When I heard this story, I understood that the stereotype of the fluffy, useless liberal arts was a lie. If the study of literature or history were really that pointless, a government trying to control the minds of its subjects would not go to the trouble of putting humanities students and professors in jail. For educated prisoners, the love of language, art, and scholarship was no mere hobby. It was a lifeline, sometimes the only thread tying them to their identities, their dignity, their shredded sense of humanity. Nothing could be more practical.
Years later, when a new wave of cutbacks in higher education led to reports of another humanities “crisis,” I decided to find out how much of the oral history I heard at the embassy had been written down. I read a dozen Romanian prison memoirs, all of them published after the 1989 revolution. Each one testified to the power of the liberal arts—especially literature and foreign languages—to help individuals maintain sanity and a sense of self in conditions designed to destroy them.
The memoirs taught me how common it was for prisoners to teach each other languages. Constantin Giurescu, a historian, learned Hungarian from one prisoner and taught it to another; meanwhile, he practiced his English, German, and French. The mathematician and Holocaust survivor Egon Balas held language sessions during captivity to practice English, Russian, French, and German. In prison, Arnold Schwefelberg recalled the Hebrew he had previously learned to the point where he could think in it fluently. Dan Brătianu and his fellow prisoners were tormented by lice, for which they received DDT in glass bottles, so they covered the bottles in spit, rubbed them with soap, and sprinkled the DDT on top. They could scratch up to four hundred words on this makeshift writing surface, which they used to teach each other foreign vocabulary. Later, some of the prisoners who had learned English from Brătianu became professional translators.
Many prisoners survived by recalling poetry they had learned in school or by writing their own. The artist Lena Constante learned French prosody by remembering lines of poetry, scanning and analyzing them, and then composing her own verse in French. Schwefelberg “wrote” 50 to 60 poems and a play, some of which he committed to paper after release. Inmates used Morse or other tapping codes to compose poems, often finishing each other’s lines. They also communicated essential information by quoting poetry, guessing that the guards would miss the point. Prisoners formed study groups, recalling the plots of novels and teaching each other history from memory. Forced into a program of “re-education,” they created their own university instead.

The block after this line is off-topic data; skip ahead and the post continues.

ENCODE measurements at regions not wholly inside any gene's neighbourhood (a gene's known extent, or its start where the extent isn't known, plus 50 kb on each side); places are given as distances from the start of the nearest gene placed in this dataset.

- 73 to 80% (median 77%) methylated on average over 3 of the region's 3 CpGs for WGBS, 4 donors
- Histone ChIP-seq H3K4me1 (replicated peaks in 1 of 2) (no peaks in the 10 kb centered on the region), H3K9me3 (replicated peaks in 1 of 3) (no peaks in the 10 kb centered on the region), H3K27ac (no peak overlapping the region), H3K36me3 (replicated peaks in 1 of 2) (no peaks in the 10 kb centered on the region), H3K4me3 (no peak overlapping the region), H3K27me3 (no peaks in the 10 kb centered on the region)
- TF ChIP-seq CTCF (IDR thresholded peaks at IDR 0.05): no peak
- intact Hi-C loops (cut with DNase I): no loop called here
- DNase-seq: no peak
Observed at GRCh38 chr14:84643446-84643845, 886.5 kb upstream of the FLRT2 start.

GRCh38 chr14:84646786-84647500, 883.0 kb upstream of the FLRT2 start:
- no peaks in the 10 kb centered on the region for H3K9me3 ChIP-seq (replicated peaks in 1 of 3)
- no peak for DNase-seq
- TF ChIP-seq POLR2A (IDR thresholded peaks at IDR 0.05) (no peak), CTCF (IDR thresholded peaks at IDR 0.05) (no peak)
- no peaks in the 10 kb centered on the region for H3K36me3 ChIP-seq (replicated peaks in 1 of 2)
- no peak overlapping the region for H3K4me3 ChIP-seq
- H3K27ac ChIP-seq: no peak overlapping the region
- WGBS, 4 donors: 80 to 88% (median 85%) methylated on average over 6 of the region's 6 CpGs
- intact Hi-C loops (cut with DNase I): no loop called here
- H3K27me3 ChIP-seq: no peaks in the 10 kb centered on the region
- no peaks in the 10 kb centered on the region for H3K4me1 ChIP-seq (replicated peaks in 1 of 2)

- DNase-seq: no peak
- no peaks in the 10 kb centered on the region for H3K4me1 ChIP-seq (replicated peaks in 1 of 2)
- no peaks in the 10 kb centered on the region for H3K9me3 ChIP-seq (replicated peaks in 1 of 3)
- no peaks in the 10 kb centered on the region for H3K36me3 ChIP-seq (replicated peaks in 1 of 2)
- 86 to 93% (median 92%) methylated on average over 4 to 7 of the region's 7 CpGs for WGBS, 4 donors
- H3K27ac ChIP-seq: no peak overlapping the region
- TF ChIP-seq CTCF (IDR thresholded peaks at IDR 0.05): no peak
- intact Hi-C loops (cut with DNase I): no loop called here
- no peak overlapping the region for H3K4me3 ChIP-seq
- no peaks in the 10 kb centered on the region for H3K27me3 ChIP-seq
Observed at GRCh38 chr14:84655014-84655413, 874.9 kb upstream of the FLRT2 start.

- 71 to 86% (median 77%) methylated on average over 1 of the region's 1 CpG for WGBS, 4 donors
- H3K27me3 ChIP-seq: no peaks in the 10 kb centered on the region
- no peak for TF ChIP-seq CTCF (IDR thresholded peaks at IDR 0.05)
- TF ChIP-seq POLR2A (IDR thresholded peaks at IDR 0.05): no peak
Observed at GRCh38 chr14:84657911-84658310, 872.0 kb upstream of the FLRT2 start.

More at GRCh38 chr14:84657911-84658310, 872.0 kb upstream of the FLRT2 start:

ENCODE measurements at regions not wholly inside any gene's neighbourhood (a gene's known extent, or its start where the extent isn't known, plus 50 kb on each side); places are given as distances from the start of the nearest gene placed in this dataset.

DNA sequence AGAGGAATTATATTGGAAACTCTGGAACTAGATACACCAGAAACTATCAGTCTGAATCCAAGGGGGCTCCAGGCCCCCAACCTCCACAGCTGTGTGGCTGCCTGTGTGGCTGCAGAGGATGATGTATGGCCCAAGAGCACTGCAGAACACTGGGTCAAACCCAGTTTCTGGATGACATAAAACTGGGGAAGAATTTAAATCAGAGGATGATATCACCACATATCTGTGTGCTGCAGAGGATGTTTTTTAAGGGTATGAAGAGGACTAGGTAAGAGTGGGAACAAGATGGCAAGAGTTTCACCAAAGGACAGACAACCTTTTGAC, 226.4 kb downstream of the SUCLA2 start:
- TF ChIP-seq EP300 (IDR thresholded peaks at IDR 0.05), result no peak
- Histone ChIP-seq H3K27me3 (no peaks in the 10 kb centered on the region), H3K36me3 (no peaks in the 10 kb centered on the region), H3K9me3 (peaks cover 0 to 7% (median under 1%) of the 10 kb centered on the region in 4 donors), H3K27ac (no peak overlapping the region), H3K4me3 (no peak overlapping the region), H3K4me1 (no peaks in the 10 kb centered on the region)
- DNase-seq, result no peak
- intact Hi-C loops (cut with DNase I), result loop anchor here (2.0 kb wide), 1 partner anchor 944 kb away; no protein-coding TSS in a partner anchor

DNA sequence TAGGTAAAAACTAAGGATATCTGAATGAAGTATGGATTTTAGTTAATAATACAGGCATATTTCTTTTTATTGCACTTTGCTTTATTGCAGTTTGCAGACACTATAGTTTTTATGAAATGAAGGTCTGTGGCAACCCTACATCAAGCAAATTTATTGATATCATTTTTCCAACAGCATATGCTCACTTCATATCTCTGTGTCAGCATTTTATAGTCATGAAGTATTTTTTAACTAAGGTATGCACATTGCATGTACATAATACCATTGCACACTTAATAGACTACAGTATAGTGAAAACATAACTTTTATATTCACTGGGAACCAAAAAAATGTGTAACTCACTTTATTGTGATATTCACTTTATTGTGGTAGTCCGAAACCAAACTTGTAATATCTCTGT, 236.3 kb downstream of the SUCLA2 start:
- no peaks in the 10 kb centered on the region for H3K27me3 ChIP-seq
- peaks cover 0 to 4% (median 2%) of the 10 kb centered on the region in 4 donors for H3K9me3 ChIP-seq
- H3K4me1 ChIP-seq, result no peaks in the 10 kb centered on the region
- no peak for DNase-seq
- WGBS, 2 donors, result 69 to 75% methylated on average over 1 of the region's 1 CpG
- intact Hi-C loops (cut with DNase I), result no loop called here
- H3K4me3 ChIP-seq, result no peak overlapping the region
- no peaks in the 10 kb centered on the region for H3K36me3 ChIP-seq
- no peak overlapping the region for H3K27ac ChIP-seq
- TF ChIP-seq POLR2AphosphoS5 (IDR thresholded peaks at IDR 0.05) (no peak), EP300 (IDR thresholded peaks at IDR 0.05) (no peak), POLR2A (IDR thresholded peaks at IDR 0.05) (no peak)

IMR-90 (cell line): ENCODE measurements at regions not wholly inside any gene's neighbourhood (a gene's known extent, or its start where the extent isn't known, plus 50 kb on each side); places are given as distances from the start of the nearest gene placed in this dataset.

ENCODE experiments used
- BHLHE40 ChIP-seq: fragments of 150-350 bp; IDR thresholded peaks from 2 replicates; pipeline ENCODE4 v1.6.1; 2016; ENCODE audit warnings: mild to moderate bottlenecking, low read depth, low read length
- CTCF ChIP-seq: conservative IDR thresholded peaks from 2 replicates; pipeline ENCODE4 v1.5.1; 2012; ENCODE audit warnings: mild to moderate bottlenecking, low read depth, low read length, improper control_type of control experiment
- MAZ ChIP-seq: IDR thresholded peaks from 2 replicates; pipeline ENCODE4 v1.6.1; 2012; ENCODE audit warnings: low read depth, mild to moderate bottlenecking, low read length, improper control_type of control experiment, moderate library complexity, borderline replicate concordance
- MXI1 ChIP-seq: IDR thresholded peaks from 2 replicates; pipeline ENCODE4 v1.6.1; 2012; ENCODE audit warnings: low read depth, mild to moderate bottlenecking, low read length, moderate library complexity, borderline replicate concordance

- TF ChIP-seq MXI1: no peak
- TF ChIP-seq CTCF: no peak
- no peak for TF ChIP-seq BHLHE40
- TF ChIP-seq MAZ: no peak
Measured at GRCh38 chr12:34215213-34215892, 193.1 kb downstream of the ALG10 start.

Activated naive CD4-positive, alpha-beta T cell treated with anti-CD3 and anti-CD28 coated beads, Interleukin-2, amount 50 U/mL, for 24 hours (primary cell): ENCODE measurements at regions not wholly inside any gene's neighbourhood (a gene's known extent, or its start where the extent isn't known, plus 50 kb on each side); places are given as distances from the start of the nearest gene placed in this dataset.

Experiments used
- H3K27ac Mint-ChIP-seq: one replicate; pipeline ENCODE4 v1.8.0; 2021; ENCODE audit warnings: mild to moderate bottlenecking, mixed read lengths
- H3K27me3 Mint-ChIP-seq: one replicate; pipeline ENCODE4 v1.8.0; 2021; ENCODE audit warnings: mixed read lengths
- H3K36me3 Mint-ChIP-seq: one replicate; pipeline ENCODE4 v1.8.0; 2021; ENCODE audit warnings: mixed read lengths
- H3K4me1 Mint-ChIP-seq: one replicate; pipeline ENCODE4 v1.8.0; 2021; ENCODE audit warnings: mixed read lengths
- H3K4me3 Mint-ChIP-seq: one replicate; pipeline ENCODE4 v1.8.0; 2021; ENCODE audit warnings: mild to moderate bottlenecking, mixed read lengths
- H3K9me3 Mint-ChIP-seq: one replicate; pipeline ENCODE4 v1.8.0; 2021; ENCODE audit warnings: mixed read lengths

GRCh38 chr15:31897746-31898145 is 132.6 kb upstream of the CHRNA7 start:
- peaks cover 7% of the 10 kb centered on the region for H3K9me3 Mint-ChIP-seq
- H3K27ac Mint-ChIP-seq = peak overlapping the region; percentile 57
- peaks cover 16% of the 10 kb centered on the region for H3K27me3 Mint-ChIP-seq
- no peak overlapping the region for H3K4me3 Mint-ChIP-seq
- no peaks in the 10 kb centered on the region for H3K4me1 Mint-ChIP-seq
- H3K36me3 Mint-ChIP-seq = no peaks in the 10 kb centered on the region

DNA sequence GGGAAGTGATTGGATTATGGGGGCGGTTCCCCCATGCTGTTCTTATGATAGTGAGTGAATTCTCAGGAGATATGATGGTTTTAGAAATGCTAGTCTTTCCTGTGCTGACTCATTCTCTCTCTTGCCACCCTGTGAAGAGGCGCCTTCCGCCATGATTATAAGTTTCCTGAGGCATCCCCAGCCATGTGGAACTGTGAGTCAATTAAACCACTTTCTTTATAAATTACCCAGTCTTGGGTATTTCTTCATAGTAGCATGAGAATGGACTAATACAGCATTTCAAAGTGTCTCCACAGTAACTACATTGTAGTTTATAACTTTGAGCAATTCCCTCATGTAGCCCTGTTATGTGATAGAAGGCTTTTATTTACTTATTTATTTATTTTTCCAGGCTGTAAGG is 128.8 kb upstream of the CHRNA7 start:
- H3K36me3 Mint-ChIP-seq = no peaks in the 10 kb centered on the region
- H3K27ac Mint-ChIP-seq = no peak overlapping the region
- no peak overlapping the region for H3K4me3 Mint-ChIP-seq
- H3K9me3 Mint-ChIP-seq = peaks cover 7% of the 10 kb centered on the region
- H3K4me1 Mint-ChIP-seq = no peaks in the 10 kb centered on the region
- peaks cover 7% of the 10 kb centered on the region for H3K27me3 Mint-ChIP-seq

Being an immigrant once made it difficult for me to imagine studying the humanities. Going home to Romania—both physically and through books—helped me understand the value of the liberal arts, one that goes far beyond job prospects and starting salaries after graduation. We have been taught to think of the liberal arts as unnecessary and wasteful, or in Ronald Reagan’s words, “intellectual luxuries that perhaps we could do without.” Memoirs of the Romanian gulag showed me what a dangerous lie this is. Educated political prisoners drew on rich inner resources to preserve their sanity and their spirits. They used their knowledge to help their fellow inmates survive as well. Their experiences reveal what the attack on the humanities really is. It is an attack on the ability to think, criticize, and endure in crisis, and its virulence betrays how vital the liberal arts are. The political rhetoric against the humanities exposes what is most important in our education, even as it attempts to destroy it.